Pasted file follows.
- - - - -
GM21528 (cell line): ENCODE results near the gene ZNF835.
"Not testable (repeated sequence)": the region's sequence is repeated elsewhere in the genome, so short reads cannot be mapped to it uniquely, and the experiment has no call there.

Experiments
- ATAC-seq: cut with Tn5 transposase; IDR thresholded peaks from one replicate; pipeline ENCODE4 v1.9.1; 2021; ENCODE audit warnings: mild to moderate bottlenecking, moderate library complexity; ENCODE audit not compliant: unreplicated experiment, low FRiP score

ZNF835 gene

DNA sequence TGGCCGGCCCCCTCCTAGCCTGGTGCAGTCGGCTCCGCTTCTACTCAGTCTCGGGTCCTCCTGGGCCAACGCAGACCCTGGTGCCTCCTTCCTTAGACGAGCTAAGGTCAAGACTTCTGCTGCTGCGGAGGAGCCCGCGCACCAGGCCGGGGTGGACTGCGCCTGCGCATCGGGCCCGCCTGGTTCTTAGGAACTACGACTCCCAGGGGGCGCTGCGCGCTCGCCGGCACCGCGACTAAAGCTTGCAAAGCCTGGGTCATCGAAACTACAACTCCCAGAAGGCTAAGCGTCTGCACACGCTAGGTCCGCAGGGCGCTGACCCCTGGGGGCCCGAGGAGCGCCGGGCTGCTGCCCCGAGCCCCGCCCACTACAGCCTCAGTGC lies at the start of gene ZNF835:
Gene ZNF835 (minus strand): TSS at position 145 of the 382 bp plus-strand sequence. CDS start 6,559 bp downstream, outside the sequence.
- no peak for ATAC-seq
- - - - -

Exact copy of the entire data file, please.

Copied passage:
GM21528 (cell line): ENCODE results near the gene ZNF835.
"Not testable (repeated sequence)": the region's sequence is repeated elsewhere in the genome, so short reads cannot be mapped to it uniquely, and the experiment has no call there.

Experiments
- ATAC-seq: cut with Tn5 transposase; IDR thresholded peaks from one replicate; pipeline ENCODE4 v1.9.1; 2021; ENCODE audit warnings: mild to moderate bottlenecking, moderate library complexity; ENCODE audit not compliant: unreplicated experiment, low FRiP score

ZNF835 gene

DNA sequence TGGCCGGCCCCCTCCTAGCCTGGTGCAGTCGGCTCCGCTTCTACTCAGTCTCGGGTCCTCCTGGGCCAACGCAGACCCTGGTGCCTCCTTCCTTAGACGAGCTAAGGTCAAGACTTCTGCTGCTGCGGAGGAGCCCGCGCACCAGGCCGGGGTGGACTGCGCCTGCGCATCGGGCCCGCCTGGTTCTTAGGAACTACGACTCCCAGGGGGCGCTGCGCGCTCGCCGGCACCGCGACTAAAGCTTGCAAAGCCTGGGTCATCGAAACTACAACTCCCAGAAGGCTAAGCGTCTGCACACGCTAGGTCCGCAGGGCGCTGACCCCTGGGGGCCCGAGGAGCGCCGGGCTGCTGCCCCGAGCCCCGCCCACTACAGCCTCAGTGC lies at the start of gene ZNF835:
Gene ZNF835 (minus strand): TSS at position 145 of the 382 bp plus-strand sequence. CDS start 6,559 bp downstream, outside the sequence.
- no peak for ATAC-seq